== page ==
Select your timezone:

Pancreas Transplantation: Assessing outcomes and long-term results

Saturday October 28, 2023 - 08:00 to 09:30

Room: Indigo H

313.4 The Tissue Common Response Module (tCRM) score predicts treatment response for acute cellular rejection following pancreas transplant

Audrey Brown, United States

General Surgery Resident
University of California, San Francisco


The tissue common response module (tCRM) score predicts treatment response for acute cellular rejection following pancreas transplant

Audrey E Brown3, Yvonne M Kelly3, Arya Zarinsefat1, Worner Giulia1, Raphael PH Meier2, Minnie M Sarwal1, Andrew Posselt1, Zoltan G Laszik4, Tara Sigdel1, Peter Stock1.

1Transplant Surgery, University of California, San Francisco, San Francisco, CA, United States; 2Transplant Surgery, University of Maryland, Baltimore, MD, United States; 3General Surgery, University of California, San Francisco, San Franscisco, CA, United States; 4Pathology, University of California, San Francisco, San Francisco, CA, United States

Introduction:   The tissue Common Response Module (tCRM) score, which is based on the expression levels of 11 genes (BASP1, ISG20, PSMB9,RUNX3, TAP1, NKG7, LCK, INPP5D, CXCL9, CD6, CXCL10), was developed using genomics data from heart, liver, lung, and kidney tissue with acute cellular rejection (ACR).  Using our institution’s repository of pancreas transplant specimens, we sought to validate the tCRM score in pancreas samples with ACR and to determine whether it correlates with treatment response.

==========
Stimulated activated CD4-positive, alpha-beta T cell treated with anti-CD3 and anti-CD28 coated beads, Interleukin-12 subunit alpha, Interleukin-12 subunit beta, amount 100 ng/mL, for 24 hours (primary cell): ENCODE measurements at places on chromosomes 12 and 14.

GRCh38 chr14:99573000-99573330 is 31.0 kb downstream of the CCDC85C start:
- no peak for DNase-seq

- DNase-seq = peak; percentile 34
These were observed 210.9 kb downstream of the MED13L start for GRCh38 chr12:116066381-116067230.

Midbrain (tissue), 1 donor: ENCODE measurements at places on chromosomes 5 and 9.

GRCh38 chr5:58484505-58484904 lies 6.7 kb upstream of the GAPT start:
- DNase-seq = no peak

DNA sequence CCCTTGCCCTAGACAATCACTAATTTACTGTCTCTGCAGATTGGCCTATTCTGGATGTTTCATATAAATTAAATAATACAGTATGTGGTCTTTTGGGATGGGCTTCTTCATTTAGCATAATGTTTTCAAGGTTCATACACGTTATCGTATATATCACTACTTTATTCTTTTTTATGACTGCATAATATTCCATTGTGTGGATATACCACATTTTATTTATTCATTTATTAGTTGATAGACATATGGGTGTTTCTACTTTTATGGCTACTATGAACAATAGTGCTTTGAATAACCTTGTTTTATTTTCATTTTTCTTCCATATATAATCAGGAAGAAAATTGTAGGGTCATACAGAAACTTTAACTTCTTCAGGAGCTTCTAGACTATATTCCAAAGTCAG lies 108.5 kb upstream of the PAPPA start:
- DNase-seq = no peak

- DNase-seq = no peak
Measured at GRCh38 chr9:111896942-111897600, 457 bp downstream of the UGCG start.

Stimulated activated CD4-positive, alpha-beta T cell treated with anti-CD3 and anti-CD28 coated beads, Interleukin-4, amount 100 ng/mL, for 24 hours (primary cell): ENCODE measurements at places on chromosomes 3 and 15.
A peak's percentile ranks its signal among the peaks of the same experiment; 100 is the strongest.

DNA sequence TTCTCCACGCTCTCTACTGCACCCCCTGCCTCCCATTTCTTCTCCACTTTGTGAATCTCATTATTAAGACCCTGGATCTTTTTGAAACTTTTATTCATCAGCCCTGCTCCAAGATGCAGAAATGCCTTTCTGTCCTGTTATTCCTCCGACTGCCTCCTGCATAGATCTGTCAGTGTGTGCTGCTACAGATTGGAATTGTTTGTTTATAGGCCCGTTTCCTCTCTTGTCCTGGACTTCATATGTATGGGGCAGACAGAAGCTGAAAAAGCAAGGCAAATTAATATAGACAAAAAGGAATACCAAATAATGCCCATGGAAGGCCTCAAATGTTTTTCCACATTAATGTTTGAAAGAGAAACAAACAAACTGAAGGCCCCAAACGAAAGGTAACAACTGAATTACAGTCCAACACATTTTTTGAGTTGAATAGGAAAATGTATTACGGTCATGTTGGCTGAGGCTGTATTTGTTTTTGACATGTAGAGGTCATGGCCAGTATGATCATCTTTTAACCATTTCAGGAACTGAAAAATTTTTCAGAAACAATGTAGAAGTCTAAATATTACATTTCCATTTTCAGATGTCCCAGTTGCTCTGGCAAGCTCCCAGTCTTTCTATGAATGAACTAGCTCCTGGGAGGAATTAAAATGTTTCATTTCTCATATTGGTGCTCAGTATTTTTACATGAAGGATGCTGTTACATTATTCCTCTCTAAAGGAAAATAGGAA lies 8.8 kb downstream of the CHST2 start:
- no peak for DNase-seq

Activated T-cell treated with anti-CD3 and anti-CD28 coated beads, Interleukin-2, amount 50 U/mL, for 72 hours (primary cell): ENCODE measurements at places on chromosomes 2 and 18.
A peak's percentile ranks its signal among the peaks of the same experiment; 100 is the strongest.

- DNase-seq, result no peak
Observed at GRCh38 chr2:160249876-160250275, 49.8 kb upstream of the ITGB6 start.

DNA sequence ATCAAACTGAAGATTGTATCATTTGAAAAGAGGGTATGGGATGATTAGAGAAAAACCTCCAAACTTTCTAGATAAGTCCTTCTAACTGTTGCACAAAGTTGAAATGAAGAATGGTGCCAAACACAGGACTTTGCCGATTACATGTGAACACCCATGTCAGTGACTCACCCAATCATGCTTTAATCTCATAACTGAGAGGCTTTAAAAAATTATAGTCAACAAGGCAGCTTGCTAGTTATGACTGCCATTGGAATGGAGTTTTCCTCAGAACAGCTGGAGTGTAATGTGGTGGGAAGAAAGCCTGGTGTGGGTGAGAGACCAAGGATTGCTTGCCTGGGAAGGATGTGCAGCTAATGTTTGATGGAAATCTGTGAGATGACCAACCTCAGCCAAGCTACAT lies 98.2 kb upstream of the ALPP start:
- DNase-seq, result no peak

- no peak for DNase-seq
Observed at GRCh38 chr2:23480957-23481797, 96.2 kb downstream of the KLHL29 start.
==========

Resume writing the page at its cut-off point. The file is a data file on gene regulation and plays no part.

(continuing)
Methods:  Fifty one formalin fixed paraffin embedded pancreas biopsy specimens: 14 normal, 14 Grade 1 (G1) ACR, 14 Grade 2 (G2) ACR, and 9 Grade 3 (G3) ACR were analysed using multiplex RNA sequencing. Differential gene expression and pathway analyses were performed using a panel of 804 unique genes, including the genes that make up the tCRM score.  Whole transcriptome spatial RNA analysis is ongoing to further investigate patterns of gene expression in distinct regions and cell populations.

Results:  Significant differences in gene expression were seen in G2 and G3 ACR, but not G1 ACR, when compared with normal pancreas samples.  Pathway analyses demonstrated that the genes enriched in G2 and G3 ACR were associated with inflammatory pathways like interferon signalling, antigen processing and presentation, and phagocytosis.  A statistically significant difference was found in the tCRM scores for G2 ACR and G3 ACR, when compared to the tCRM score for normal pancreas tissue.  Patients with rejection that was resistant to treatment (defined as recurrent rejection within 2 months of the initial rejection episode) had significantly higher tCRM scores (Figure 1).  This difference remained significant for patients with G1 ACR, but was not significant for patients with G2 or G3 ACR (Figure 2).

Conclusions: We found that the tCRM score not only correlates with commonly used histologic grading criteria, but also identifies patients with ACR who are at risk for treatment resistant rejection and thus may warrant more aggressive initial treatment with lymphodepleting agents.  Further work using spatial transcriptomics, including whole transcriptome differential expression analysis and spatial deconvolution is underway to better elucidate the regions and cell populations involved in the development of acute pancreas rejection.  

Audrey Brown was supported by the UCSF National Institutes of Health (NIH) FAVOR T32 Training Grant, grant number 2T32AI125222-06A1..

Organized by

Supported by

Hosted by

IPITA-IXA-CTRMS Joint Congress • San Diego, CA, USA • October 26-29, 2023
© 2024 IPITA-IXA-CTRMS 2023